Once you’re past cold and flu season, it’s smooth sailing on the health front—that is, until seasonal allergies kick in. And, if you’re training for a race or simply striving to get out of the gym for your workouts, all that sniffling, itching, and sneezing can put a real damper on your fitness goals.
But, with some planning, you can still head outdoors to exercise. Just open up the Aaptiv app and get your workout started.
Our experts explain how to know if you have seasonal allergies, which workouts are best for those suffering from allergies, and how to keep symptoms at bay.
What are seasonal allergies, and what might common symptoms look like?
“Seasonal allergies occur when your immune system overreacts to an allergen, such as pollen in the environment,” explains Dr. Alison Mitzner, a board-certified pediatrician in New York City.
“Seasonal allergies can occur at any time during the year, depending on the cause—for example, grass pollen in the spring or ragweed in the fall. However, spring is a common time for many to start with nasal congestion, sneezing, and other allergy symptoms due to the pollen in the air. These can include sneezing, itchy and watery eyes, runny nose, itchy mouth or throat, and cough. Symptoms are typically mild, but may be more bothersome.”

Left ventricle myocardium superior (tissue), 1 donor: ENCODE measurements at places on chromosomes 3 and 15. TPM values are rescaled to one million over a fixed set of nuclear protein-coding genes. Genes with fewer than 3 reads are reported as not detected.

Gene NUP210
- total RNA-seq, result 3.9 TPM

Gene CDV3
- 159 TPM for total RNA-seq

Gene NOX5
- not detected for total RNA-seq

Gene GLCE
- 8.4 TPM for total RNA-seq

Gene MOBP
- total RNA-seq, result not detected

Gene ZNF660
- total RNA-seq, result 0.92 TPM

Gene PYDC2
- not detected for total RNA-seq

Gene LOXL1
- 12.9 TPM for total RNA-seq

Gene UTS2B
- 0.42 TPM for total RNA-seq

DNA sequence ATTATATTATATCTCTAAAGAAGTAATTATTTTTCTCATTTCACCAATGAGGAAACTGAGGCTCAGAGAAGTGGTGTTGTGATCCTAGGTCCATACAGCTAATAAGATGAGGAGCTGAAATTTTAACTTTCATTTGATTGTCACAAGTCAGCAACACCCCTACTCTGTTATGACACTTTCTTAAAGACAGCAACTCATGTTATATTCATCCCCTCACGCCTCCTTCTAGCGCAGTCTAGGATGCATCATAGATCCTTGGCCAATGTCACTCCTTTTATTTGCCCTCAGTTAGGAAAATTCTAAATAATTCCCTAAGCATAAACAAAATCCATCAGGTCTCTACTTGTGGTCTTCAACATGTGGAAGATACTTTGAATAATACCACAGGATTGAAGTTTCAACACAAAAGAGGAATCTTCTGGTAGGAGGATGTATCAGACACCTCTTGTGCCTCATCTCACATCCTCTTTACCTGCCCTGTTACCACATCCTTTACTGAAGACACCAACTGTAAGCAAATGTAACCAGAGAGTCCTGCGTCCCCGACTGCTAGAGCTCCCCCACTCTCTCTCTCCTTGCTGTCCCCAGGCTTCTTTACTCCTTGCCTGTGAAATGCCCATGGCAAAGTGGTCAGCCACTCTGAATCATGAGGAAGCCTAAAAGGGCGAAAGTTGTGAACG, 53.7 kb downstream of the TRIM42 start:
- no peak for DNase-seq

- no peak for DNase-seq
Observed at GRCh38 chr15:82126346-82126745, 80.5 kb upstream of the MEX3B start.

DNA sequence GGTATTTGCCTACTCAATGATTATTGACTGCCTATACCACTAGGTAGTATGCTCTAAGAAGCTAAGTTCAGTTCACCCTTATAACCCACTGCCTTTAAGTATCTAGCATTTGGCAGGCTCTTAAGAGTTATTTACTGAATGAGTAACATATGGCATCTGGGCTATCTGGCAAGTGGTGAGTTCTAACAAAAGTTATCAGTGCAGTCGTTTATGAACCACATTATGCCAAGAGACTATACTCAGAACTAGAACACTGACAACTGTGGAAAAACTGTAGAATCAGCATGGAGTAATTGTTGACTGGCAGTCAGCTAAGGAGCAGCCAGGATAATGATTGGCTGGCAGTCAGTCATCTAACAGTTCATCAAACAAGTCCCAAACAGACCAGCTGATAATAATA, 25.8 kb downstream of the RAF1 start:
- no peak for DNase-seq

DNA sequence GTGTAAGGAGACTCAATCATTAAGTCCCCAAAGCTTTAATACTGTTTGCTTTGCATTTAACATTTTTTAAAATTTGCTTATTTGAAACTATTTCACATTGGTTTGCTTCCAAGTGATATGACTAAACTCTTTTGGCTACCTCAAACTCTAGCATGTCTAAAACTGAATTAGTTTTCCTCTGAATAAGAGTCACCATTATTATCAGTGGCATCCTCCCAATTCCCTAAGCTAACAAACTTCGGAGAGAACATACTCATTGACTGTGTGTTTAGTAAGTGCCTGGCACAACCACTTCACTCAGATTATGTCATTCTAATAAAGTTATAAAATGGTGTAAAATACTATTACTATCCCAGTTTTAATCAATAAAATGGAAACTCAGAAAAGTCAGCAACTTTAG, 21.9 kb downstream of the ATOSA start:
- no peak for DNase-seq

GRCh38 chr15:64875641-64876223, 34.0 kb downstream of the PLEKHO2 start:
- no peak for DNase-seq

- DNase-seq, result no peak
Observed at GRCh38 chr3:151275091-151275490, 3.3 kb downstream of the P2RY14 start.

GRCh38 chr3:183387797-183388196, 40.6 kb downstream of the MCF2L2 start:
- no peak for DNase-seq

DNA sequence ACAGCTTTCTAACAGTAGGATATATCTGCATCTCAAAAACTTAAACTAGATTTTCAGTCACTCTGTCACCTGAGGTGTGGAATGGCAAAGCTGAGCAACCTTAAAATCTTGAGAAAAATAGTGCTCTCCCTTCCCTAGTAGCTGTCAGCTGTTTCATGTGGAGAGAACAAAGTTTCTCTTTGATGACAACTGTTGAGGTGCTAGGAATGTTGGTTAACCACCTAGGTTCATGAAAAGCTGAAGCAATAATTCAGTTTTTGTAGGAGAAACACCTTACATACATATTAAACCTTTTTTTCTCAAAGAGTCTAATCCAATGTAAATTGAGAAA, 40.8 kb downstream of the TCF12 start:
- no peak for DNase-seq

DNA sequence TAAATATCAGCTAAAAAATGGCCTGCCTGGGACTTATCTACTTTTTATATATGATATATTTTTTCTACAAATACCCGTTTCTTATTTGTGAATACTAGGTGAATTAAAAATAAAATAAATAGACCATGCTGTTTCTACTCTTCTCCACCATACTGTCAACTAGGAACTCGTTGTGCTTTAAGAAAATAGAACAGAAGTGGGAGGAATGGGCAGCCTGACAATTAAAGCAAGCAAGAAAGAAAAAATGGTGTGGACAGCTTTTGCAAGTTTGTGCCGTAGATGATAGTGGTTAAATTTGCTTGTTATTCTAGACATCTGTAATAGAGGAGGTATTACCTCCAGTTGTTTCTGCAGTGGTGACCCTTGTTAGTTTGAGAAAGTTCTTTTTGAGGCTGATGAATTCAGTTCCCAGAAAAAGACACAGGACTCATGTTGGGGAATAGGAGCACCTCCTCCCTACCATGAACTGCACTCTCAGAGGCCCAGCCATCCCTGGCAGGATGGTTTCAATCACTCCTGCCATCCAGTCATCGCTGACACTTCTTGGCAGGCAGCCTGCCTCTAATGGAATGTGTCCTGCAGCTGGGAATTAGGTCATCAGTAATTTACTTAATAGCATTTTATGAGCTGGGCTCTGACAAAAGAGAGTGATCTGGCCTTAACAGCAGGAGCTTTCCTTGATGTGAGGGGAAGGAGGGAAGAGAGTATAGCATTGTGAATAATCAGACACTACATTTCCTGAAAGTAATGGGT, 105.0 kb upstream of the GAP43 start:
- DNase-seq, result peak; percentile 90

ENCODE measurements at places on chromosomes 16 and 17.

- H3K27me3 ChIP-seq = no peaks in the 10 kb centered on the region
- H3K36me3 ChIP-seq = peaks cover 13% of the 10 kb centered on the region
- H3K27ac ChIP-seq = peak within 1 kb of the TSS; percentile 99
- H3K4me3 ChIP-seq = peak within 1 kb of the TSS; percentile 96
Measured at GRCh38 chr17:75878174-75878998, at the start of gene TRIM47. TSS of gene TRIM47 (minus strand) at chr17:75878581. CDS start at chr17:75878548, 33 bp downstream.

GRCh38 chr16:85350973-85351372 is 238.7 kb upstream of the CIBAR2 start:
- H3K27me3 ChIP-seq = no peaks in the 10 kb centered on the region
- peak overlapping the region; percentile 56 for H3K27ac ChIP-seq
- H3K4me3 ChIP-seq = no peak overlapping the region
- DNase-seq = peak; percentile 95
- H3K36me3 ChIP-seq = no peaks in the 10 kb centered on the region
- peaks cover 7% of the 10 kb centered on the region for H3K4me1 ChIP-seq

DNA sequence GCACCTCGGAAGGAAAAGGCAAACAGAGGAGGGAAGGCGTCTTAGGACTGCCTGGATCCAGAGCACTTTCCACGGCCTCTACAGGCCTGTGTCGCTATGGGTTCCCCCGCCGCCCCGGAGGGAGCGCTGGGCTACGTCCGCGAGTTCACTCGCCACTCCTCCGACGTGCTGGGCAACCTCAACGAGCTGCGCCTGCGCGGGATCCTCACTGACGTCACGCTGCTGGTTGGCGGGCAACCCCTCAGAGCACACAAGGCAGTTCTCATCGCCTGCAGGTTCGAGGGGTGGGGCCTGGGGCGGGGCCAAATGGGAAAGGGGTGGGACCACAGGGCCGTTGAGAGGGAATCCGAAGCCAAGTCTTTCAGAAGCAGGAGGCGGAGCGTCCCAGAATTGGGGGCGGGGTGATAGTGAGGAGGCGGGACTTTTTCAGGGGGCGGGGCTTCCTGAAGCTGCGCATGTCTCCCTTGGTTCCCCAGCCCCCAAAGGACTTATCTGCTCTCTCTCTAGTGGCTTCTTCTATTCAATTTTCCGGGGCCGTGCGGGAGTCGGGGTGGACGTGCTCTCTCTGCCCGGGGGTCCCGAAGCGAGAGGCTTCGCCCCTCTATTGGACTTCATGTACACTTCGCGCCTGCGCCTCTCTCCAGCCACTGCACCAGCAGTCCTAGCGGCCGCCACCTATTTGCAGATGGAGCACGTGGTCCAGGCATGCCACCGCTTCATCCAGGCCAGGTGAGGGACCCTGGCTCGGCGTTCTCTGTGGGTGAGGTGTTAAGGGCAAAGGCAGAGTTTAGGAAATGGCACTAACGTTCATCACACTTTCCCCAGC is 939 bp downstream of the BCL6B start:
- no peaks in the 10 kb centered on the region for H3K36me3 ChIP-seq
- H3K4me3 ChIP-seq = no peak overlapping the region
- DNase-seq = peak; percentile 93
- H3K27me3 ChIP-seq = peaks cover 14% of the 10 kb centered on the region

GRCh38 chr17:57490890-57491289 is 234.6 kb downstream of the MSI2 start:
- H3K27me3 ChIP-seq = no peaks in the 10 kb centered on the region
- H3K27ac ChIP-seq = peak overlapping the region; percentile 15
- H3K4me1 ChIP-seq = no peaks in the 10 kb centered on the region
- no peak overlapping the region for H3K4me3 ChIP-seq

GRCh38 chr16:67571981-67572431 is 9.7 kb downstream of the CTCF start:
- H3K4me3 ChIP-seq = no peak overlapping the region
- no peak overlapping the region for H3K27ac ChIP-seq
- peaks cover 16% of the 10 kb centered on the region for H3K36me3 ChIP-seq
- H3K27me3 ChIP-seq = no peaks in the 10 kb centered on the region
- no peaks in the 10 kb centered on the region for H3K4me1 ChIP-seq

According to Dr. Tania Elliott, an allergist and spokesperson for Flonase, allergies are your body’s abnormal response to something normally occurring in your environment. She says pollen is the main seasonal allergy: tree pollen in the spring, grass pollen in the summer, and weed and ragweed pollen in the fall. Additional symptoms may include facial pain and pressure, allergic shiners (dark circles under the eyes), sinus issues, headaches, and trouble sleeping.
Allergies can start at any age, too, says Dr. Mitzner, and some years may seem better or worse in terms of your symptoms. Overall, up to 30 percent of adults and 40 percent of children can experience seasonal allergies.
How do you know if you have allergies?